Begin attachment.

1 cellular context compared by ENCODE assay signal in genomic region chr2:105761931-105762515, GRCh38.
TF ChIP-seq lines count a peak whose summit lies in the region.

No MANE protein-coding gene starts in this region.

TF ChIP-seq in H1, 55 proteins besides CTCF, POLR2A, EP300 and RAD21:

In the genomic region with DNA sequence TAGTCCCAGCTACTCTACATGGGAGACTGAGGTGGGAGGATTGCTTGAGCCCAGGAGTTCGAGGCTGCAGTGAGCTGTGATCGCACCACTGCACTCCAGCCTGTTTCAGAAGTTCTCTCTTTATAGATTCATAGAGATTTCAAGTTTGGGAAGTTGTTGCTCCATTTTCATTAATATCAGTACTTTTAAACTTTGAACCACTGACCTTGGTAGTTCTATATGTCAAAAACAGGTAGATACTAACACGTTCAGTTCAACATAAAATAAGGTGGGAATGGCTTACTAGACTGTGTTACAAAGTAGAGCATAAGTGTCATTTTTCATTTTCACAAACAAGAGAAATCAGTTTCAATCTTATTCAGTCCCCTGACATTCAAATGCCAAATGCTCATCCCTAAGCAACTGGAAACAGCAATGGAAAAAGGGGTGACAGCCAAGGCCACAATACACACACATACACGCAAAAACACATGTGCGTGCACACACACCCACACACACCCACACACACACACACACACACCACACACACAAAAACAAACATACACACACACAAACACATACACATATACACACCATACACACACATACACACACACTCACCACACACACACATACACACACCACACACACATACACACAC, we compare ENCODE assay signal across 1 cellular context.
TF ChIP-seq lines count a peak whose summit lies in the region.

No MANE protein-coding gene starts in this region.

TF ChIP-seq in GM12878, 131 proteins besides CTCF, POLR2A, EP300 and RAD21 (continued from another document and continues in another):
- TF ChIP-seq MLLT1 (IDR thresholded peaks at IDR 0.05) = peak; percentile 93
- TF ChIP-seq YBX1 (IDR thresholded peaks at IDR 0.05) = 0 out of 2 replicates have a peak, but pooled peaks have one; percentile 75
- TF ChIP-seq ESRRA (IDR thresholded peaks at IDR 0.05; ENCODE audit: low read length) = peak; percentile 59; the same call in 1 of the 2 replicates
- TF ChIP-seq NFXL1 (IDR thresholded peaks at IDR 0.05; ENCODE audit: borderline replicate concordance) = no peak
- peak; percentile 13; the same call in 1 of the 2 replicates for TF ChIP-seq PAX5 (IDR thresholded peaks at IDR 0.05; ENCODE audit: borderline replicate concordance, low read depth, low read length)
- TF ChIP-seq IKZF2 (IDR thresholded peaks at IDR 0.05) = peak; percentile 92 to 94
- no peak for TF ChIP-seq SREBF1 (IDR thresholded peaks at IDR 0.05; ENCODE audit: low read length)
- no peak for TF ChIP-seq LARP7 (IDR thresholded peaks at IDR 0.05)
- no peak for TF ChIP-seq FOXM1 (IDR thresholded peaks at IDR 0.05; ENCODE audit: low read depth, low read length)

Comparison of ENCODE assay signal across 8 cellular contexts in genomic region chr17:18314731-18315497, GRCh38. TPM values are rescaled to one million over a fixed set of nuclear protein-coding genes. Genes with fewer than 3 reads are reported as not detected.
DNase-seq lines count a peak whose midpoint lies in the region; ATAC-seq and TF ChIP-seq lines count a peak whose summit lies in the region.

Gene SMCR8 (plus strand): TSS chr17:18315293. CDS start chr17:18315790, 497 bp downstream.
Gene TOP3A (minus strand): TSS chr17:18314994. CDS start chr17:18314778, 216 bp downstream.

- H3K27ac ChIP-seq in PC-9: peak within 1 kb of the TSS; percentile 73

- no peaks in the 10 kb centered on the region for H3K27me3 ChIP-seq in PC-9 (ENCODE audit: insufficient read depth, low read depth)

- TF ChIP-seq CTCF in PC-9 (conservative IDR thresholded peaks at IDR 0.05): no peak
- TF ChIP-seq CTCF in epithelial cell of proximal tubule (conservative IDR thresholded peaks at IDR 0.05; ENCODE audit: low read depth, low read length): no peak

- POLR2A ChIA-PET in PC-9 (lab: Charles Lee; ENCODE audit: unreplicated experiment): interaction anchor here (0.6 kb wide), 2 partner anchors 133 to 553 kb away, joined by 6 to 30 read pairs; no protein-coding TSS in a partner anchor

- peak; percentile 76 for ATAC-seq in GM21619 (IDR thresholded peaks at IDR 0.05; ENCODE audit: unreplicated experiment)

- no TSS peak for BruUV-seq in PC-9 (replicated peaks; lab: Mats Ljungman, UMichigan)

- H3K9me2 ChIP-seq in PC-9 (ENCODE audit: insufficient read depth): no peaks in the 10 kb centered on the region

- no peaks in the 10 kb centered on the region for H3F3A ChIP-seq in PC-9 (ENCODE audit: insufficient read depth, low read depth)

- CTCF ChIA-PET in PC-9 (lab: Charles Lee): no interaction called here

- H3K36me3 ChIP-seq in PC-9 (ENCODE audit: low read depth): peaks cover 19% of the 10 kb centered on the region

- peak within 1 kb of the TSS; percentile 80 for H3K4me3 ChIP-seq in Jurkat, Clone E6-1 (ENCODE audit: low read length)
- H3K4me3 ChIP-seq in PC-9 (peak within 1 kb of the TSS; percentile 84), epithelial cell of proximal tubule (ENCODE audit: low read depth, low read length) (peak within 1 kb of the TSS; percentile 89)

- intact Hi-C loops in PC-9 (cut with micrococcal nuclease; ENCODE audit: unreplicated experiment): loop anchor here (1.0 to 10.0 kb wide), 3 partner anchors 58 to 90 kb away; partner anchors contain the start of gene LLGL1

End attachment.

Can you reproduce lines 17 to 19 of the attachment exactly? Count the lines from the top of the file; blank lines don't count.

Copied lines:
- no peak for TF ChIP-seq FOXM1 (IDR thresholded peaks at IDR 0.05; ENCODE audit: low read depth, low read length)

Comparison of ENCODE assay signal across 8 cellular contexts in genomic region chr17:18314731-18315497, GRCh38. TPM values are rescaled to one million over a fixed set of nuclear protein-coding genes. Genes with fewer than 3 reads are reported as not detected.
DNase-seq lines count a peak whose midpoint lies in the region; ATAC-seq and TF ChIP-seq lines count a peak whose summit lies in the region.